Music is increasingly a diversified D2C business. The barrier to record, publish and promote music tracks has never been as low as it is today. As a result, music label value added is being questioned by artists. Artists understand that they can go direct to their fans without the need of a third party. Moreover, music artists revenues are increasingly diversified. New revenue streams make them much less dependent on their royalties: selling merchandising through a e-commerce website, organizing virtual concerts in video games, making videos for their fans on Cameo etc.
Music is mainly a national phenomenon... but sometimes it becomes a global phenomenon. In the future, music labels will be mainly used to capture this international upside. Louis Fonsi and Aya Nakamura are artists that were able to reach an international audience easily thanks to their music label which have the international footprint an artist cannot have with just an independent structure. Most artists will have a direct to consumer independent approach and will resort on labels only to get this incremental international reach.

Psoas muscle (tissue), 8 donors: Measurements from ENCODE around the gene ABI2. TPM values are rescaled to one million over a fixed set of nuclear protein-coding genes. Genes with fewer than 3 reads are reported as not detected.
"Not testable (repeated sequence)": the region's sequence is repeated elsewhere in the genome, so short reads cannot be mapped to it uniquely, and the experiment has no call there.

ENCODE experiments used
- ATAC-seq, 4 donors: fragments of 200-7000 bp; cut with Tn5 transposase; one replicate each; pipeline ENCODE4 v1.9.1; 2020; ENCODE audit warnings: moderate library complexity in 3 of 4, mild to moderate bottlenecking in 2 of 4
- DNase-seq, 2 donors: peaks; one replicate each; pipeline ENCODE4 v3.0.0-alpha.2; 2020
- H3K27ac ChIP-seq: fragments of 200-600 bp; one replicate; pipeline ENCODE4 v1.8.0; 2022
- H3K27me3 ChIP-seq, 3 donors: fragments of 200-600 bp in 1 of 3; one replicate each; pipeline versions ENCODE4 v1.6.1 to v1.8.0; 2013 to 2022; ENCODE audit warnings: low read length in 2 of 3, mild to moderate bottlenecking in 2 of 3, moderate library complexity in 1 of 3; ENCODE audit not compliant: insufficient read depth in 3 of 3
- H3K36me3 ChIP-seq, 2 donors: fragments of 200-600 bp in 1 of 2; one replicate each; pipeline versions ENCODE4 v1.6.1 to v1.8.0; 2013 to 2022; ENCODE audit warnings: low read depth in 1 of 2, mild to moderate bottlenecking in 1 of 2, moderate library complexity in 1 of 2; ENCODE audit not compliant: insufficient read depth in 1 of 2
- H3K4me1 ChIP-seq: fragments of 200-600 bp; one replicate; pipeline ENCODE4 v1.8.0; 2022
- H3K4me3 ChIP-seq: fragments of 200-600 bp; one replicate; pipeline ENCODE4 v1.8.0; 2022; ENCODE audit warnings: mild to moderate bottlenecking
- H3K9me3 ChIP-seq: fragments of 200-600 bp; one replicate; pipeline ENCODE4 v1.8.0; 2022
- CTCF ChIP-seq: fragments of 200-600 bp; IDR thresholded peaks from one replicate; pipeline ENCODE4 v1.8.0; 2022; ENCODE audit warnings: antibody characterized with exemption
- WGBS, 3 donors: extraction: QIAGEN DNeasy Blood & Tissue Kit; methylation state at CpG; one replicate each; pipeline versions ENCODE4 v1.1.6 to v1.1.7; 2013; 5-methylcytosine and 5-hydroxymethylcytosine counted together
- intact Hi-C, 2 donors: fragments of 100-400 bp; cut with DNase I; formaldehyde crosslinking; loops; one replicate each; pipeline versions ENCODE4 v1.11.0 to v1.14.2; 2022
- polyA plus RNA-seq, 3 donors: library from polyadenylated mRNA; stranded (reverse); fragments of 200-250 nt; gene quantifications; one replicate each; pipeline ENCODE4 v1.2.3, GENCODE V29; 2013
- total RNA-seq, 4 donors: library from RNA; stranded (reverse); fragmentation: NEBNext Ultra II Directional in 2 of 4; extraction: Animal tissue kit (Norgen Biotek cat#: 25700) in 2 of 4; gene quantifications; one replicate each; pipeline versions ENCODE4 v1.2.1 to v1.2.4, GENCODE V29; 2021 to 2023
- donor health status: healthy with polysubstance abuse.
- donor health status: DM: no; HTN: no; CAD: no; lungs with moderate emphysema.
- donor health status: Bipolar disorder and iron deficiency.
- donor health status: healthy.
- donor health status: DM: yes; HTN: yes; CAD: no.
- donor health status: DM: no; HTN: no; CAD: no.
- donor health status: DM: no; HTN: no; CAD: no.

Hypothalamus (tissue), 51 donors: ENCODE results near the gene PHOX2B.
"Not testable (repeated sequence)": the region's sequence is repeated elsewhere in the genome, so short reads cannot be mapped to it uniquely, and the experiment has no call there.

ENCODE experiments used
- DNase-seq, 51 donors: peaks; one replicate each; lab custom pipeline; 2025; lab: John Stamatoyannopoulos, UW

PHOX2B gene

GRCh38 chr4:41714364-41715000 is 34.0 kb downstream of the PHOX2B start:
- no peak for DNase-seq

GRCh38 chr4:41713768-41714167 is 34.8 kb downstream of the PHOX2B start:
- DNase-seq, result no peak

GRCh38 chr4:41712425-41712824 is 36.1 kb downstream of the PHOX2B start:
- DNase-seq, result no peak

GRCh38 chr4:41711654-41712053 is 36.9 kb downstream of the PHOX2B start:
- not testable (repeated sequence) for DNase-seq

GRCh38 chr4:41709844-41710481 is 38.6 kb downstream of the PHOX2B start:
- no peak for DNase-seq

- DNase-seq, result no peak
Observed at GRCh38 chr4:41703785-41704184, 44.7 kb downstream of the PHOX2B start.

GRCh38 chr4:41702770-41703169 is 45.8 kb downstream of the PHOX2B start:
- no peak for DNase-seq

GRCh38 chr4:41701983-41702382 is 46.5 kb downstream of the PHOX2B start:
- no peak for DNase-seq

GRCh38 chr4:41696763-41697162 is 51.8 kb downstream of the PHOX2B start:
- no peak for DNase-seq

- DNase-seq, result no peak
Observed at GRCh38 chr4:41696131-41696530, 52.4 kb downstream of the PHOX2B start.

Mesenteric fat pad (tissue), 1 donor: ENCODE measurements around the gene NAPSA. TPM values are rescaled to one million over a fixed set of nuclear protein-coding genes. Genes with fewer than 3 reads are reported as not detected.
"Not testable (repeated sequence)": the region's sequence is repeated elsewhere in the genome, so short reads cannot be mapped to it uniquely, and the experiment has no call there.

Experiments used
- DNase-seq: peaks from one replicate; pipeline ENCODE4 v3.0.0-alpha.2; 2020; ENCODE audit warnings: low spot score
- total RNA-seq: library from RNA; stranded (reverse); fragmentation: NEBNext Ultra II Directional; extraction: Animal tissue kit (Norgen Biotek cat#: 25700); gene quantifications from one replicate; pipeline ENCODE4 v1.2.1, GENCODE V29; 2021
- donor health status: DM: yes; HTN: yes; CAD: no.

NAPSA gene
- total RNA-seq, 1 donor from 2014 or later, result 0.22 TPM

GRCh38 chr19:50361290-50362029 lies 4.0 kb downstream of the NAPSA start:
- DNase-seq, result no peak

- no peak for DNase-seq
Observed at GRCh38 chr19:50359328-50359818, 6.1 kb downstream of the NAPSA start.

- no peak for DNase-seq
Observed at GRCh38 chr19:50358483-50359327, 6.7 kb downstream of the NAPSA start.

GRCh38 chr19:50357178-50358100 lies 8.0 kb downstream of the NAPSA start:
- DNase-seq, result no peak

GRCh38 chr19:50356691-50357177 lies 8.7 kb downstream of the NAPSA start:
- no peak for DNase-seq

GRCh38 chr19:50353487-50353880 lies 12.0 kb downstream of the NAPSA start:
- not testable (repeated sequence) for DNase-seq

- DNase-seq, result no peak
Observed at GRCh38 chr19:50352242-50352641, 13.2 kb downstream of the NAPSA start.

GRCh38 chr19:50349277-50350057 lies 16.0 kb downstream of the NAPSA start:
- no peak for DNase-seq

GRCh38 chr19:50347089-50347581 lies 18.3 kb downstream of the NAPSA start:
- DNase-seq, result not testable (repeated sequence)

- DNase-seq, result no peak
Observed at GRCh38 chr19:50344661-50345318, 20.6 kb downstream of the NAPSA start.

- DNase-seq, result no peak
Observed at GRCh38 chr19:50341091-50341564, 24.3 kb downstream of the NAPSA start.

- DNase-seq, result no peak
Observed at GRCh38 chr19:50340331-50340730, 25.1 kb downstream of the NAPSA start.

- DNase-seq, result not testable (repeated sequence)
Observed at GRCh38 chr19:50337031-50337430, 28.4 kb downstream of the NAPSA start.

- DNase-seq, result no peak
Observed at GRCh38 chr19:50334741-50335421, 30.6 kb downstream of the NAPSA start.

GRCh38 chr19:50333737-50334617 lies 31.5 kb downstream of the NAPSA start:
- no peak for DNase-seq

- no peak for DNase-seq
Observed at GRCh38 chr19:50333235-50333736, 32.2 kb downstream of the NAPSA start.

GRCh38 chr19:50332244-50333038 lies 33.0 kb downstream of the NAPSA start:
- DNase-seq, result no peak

🗞 Music Revenue to Drop 25% in 2020, but Long-Term Outlook Is Good: Goldman-Sachs (Variety, May 2020)
🗞 Where the Music Business Is Going in 2020 (Rolling Stone, Jan. 2020)
🔎 Music is in the Air Reports (Goldman Sachs, Oct. 2016)
🔎 IPO Prospectus (Warner, Feb. 2020)
🎧 Daniel Ek: The Future of Audio (Invest Like the Best, Nov. 2019)
Thanks to Julia for the feedbacks! 🦒
Thanks for reading! See you next week for another issue! 👋